QR Code Overview
Square QR codes now seem to be popping up everywhere. You cannot go to a restaurant today and NOT see these images on placards, stickers, and even receipts. As popular as they are now, they have actually been around for quite some time. The COVID-19 pandemic relaunched this phenomenon and QR codes are likely to be around for the foreseeable future.
This QR Code overview will discuss exactly WHAT makes QR codes so versatile, WHY they have become mainstream in the US, and HOW companies can implement them without forsaking users’ privacy.
Let’s start from the beginning, what is a QR code?
QR Code Vs. Linear Barcode
Linear barcodes, such as UPC barcodes, are symbols that typically contain numeric or alphanumeric data adhering to some identification guidelines. The technology to “read” or scan a linear barcode is based on reflectance properties contrasting dark bars on a light background. Light-based readers beam a red laser over the symbol to decode the barcode data so the corresponding information can be obtained from a database.
The QR code (Quick Response Code) is a two-dimensional symbol that can contain a wider range of encoded data. Unlike linear barcodes which contain information accessed in some data tables, QR codes normally encode the actual information, ranging from web addresses to mapping coordinates. The scanning technology used for QR codes is camera-based. Consequently, QR codes can be decoded by scanning vertically and horizontally and do not require the orientation positioning required of linear barcodes. The scanners are literally taking a picture of the QR code and that is why today’s smartphones are automatically equipped with QR code scanning technology.
A QR Code is a 2D barcode that consists of black modules (square dots) arranged in a grid on a white background. The required data is extracted from the patterns present in both horizontal and vertical components of the symbol. QR codes are primarily used for marketing and advertising campaigns and typically uses a smartphone to read it and enables the device to perform an action such as opening up a url for a specific site.
History of the QR Code
The QR code was created in Japan back in 1994. Its original use was for vehicle tracking and high-speed component scanning in the automobile industry. With the introduction of the iPhone and other smartphones, QR codes began to pop up around the globe and marketers began using them for encoding web addresses, contact cards, and map locations. In Japan, the box-shaped QR codes quickly became a fixture everywhere. In the US the adaption was a little slower. Bar Code Graphics created one of the first campaigns with an enormous QR code printed on the window of a new condominium building in Chicago.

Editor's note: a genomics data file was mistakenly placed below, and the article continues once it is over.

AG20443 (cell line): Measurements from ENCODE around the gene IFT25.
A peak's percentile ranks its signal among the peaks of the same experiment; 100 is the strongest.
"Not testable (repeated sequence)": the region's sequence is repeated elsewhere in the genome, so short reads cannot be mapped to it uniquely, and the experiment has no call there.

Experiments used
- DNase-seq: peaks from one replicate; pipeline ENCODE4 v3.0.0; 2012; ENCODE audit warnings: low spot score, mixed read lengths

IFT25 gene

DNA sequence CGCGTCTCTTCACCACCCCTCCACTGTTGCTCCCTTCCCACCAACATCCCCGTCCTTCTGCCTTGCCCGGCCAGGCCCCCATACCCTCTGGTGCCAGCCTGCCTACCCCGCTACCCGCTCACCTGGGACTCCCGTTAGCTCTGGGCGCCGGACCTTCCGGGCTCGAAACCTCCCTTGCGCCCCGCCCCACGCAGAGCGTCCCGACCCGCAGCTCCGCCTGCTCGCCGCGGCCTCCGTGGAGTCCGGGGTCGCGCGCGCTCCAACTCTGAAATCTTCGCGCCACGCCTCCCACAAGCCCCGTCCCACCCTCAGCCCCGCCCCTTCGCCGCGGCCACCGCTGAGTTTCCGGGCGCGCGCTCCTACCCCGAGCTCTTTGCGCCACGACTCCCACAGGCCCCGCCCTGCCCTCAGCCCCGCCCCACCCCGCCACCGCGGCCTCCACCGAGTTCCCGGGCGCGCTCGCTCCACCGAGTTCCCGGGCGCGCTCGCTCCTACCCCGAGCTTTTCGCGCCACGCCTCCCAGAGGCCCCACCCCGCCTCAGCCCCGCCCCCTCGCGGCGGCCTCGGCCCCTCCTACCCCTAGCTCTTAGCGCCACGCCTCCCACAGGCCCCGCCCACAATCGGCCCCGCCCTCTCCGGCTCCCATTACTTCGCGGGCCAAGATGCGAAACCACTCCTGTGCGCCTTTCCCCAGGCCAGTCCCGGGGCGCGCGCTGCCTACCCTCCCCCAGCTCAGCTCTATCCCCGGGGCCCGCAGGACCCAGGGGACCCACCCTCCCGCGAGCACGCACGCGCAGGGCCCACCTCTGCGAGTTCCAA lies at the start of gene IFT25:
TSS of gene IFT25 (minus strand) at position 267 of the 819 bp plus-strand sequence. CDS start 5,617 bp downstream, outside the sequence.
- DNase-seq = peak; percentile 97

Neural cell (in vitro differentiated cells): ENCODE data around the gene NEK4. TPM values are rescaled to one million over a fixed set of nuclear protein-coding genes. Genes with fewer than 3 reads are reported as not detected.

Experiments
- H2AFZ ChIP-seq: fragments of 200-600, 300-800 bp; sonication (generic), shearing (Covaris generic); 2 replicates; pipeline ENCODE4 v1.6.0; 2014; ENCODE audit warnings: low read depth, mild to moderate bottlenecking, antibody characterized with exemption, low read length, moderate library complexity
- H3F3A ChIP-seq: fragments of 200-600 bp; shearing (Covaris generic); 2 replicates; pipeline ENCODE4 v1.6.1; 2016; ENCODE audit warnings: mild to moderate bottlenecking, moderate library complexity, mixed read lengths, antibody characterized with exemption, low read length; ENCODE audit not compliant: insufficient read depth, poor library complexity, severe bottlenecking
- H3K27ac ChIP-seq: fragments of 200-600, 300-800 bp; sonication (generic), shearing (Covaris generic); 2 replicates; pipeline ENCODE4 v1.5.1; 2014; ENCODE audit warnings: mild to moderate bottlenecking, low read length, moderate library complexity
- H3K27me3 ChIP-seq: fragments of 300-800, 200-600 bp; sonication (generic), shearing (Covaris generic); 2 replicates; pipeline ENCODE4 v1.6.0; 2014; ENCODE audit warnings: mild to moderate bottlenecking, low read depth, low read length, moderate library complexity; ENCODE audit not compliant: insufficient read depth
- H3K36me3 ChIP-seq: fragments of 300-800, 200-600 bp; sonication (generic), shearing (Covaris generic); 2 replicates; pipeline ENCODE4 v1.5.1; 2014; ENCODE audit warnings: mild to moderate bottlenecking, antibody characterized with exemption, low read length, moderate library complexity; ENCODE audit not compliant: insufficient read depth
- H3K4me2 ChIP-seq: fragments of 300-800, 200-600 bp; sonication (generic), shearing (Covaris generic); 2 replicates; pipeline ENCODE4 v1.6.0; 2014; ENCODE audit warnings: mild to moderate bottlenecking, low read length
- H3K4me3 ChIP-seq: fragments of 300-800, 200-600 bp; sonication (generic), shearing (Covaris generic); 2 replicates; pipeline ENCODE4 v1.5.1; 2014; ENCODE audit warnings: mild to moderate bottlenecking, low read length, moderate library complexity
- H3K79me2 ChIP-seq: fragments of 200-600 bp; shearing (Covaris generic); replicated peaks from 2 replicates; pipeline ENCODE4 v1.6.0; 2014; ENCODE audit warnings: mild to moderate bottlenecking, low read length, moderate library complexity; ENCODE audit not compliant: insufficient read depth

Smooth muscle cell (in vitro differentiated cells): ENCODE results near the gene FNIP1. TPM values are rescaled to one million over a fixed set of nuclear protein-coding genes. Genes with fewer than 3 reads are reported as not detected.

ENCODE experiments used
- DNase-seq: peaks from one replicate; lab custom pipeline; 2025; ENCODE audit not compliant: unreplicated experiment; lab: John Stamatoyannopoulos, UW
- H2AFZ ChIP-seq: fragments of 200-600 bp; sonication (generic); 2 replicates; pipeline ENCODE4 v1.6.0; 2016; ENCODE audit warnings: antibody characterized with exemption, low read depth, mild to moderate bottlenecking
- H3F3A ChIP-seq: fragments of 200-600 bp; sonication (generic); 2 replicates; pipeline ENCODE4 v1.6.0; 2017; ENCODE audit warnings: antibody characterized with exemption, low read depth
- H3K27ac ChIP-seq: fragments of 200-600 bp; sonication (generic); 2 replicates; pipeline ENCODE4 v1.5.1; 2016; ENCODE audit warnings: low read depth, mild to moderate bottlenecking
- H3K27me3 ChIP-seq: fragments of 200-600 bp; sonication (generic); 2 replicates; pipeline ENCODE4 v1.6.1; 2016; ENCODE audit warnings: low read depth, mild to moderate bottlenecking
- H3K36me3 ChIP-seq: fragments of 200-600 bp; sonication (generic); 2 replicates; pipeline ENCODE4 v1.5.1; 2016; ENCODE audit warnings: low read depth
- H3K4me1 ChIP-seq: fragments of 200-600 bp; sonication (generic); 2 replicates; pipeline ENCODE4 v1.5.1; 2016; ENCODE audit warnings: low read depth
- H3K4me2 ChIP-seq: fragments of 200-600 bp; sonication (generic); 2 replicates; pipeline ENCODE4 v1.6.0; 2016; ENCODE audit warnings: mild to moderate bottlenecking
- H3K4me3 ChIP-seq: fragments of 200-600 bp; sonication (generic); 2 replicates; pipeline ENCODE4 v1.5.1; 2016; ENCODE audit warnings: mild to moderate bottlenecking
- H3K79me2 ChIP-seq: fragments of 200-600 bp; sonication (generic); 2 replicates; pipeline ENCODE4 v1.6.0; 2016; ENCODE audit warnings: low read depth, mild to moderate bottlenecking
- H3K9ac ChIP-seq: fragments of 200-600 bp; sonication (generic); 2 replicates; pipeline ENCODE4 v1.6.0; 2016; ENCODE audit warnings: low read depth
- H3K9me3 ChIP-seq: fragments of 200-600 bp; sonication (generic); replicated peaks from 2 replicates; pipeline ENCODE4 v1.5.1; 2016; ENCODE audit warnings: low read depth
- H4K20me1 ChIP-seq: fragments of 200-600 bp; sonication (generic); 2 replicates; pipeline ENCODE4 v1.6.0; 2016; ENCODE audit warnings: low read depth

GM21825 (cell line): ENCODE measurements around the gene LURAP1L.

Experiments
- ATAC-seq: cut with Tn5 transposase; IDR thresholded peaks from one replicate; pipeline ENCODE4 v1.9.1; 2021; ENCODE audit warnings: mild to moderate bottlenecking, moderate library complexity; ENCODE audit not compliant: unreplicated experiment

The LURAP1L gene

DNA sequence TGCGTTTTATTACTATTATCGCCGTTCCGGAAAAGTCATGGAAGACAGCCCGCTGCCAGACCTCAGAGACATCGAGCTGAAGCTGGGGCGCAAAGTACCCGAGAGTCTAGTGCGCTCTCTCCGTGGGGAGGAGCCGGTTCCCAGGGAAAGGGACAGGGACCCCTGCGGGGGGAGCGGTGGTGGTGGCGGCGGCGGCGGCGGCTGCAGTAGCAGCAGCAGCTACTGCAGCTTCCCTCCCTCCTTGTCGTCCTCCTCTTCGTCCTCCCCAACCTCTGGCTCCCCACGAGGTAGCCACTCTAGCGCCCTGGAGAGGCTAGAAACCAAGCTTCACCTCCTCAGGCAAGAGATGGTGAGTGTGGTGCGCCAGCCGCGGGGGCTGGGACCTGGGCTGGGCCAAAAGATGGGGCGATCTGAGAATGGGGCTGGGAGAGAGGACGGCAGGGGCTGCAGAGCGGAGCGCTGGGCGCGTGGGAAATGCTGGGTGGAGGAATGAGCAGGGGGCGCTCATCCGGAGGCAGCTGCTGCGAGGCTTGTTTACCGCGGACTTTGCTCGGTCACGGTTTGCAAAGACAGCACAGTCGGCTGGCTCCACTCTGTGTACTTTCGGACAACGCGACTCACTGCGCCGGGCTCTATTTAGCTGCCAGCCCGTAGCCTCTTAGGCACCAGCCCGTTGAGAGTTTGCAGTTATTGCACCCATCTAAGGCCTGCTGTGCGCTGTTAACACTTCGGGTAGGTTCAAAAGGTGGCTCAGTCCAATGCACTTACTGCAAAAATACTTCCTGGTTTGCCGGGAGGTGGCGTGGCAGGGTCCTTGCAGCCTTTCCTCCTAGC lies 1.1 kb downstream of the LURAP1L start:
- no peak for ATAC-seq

Although we did receive a lot of global exposure for the innovative use of implementing a QR Code, the actual volume was fairly limited. At that time, iPhone and Android users were required to download 3rd party scanning apps to read QR code symbols. The popularity had a quick bump but then dropped severely.
Everything changed when the iPhone integrated QR scanning within the native camera app. Users just needed to open their camera app and aim at a QR Code and suddenly a web address icon would display for instant access. Android users could use the Google Lens app for a similar user experience. By enabling instant and easy access reading these symbols, QR codes were essentially given a new breath of life.
Businesses of all types began having better luck having consumers scan on-pack and poster QR codes. The SmartLabel program was created for consumer packaged goods as a way to enable brands to provide rich data to their consumers. Our partner, the US ISBN Agency, also successfully began offering author’s QR codes linking to their book title information in their global databases.
And then the COVID-19 global pandemic happened…..
In the spring of 2020, the COVID-19 pandemic forced businesses to re-evaluate how they interacted with others. QR codes proved to be an ideal tool to facilitate contact-free interaction. As businesses, particularly restaurants, reopened, QR codes became the new instant solution for consumer information exchange.
Today, consumers across the globe are continually becoming more familiar with how easy QR codes are to use and comfortable relying on the data provided. There are now many solutions using QR codes.
Common Uses for QR Codes
- Menus and instruction forms
- Visitor Check-in (www.prvent.io)
- Mobile payment applications to make transactions
- QR codes on product packaging contains detailed product information
- Event and travel tickets include QR codes to authorize entry
- Invitation cards help guests get the venue’s location on their phone’s maps application